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1 November 2013 Predatory response to changes in camouflage in a sexually dimorphic jumping spider
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Cryptic animals tend to spend most of their lives keeping still. The majority of predators, however, including those cryptically colored, are forced to move in order to find and approach their prey. For such predators visibility may be an important factor influencing predatory behavior. Therefore we can expect differences in the way they approach their prey on backgrounds with different camouflaging properties. To test this, we examined the behavior of Yllenus arenarius Menge 1868 (Araneae: Salticidae), a cryptically colored jumping spider, hunting leafhoppers on backgrounds matching and non-matching for the spiders. Juvenile and female Y. arenarius are cryptic on light sand, but males lose their cryptic coloration for this background after their final molt. We designed an experiment to determine if increased visibility of the spiders influenced their predatory behavior. We found that background color had a significant effect on jumping distance, approaching speed and predatory success. On the light background cryptic spiders attacked from closer distances, approached prey with faster speeds and had higher success than on the dark background. Differences in approaching speed between males before and after final molt suggest a combined effect of background color and ontogenetic change of body coloration on the predatory decisions of these male spiders.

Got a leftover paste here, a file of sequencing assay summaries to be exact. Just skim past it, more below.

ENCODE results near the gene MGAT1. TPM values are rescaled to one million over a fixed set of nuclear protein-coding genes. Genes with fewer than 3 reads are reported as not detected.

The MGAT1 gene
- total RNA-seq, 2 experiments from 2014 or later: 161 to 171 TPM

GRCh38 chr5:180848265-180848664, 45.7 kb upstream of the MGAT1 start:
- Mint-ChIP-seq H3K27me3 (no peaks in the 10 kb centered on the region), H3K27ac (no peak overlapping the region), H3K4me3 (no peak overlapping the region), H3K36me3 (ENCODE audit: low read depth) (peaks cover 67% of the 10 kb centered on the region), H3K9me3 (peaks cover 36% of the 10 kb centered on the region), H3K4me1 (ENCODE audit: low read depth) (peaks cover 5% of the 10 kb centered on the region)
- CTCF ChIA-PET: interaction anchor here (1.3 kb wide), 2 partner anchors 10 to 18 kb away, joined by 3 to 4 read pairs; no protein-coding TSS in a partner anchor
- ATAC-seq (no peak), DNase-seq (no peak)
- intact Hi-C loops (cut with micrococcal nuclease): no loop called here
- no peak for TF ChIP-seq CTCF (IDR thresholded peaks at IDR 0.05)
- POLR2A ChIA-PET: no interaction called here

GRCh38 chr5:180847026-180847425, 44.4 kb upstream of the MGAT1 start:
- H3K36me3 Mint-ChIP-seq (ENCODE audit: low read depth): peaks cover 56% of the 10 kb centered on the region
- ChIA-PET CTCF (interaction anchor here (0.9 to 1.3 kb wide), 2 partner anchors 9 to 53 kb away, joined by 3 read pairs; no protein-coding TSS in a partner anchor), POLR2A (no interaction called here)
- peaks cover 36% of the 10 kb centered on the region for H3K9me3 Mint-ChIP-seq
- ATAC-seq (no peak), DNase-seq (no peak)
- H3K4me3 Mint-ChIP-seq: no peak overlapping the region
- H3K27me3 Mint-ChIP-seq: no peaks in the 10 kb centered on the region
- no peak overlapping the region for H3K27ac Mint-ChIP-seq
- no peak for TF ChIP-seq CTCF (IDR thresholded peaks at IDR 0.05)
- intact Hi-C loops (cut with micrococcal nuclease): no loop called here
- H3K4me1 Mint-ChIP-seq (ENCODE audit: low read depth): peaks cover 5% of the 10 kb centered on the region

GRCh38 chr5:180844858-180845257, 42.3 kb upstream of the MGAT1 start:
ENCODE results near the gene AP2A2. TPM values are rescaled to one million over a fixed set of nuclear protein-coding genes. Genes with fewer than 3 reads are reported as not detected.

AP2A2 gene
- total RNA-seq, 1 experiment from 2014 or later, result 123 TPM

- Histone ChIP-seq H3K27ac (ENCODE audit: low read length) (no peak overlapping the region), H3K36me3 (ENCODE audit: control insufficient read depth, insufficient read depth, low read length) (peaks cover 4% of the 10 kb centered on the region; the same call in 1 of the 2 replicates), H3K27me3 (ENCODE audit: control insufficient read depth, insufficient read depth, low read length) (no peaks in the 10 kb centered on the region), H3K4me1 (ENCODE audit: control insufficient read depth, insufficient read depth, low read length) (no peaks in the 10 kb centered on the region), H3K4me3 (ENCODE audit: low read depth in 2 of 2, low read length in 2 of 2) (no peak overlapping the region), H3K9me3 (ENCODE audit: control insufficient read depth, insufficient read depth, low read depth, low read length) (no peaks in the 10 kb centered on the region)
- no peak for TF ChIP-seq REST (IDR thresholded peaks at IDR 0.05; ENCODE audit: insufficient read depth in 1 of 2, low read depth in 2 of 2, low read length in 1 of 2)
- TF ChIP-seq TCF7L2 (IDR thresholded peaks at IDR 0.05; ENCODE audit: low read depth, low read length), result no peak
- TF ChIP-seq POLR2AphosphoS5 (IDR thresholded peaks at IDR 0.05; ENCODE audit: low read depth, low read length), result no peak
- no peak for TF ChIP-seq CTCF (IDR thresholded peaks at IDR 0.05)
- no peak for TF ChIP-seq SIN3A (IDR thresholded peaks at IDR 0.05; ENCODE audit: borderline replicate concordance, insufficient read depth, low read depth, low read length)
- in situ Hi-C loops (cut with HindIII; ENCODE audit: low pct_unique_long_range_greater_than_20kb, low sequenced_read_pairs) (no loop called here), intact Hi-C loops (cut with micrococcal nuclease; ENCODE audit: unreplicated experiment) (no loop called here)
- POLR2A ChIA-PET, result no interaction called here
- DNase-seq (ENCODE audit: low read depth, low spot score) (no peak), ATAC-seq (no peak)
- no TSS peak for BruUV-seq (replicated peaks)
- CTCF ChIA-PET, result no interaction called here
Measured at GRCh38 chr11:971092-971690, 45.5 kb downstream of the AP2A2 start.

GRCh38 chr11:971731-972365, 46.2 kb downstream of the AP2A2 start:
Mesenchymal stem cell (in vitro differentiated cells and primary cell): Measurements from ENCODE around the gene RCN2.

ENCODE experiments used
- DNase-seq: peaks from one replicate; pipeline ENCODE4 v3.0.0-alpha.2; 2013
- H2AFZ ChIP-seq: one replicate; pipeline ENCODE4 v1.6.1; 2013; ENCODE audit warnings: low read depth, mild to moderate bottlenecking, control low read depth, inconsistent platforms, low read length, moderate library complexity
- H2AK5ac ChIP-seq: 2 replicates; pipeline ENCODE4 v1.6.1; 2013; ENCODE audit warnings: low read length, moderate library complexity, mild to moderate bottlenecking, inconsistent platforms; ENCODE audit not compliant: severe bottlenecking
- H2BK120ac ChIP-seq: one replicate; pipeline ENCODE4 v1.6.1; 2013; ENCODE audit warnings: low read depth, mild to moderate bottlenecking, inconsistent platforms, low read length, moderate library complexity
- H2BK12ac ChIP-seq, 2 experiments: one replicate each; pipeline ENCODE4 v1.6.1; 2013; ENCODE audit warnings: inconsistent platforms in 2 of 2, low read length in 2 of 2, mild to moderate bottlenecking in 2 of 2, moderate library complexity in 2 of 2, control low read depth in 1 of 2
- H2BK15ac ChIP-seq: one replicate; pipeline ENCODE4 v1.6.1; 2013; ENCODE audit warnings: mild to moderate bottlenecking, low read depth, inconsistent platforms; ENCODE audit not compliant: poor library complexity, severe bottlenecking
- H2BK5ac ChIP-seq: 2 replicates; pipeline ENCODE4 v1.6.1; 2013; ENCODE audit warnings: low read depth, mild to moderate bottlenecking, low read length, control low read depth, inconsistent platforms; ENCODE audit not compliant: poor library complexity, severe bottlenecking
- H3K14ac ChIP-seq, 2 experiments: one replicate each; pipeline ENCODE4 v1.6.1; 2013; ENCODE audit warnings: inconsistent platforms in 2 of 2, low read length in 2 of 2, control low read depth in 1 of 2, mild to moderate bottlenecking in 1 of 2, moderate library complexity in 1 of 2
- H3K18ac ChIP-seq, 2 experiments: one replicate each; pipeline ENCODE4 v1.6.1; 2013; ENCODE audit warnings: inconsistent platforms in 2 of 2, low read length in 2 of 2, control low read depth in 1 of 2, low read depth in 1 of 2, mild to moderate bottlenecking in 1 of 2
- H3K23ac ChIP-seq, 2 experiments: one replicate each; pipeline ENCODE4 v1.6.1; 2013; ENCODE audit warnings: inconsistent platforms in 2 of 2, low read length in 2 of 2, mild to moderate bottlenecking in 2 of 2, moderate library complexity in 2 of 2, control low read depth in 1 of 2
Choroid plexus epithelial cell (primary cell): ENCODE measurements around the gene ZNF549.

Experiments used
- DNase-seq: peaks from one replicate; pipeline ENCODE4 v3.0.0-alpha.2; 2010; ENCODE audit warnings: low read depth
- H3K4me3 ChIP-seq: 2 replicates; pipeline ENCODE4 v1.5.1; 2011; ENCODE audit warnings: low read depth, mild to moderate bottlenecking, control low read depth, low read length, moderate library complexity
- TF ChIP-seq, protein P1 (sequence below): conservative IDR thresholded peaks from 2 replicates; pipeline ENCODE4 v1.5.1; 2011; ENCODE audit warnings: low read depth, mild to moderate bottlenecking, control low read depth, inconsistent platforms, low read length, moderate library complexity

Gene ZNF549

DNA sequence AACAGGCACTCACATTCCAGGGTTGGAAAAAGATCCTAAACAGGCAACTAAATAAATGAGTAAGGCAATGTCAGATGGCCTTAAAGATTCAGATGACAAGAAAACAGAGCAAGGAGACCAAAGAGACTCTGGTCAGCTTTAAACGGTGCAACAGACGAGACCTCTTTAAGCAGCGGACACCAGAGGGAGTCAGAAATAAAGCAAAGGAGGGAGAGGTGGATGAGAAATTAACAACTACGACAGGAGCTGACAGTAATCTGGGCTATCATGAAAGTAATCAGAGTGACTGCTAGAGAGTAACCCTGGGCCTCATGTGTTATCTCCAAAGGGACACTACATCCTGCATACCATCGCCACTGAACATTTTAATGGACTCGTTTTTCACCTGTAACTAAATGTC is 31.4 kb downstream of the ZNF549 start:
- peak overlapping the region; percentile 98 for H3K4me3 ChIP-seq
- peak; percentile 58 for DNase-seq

The American Arachnological Society
Maciej Bartos, Katarzyna Szczepko, and Marzena Stanska "Predatory response to changes in camouflage in a sexually dimorphic jumping spider," The Journal of Arachnology 41(3), 381-386, (1 November 2013).
Received: 15 January 2013; Published: 1 November 2013

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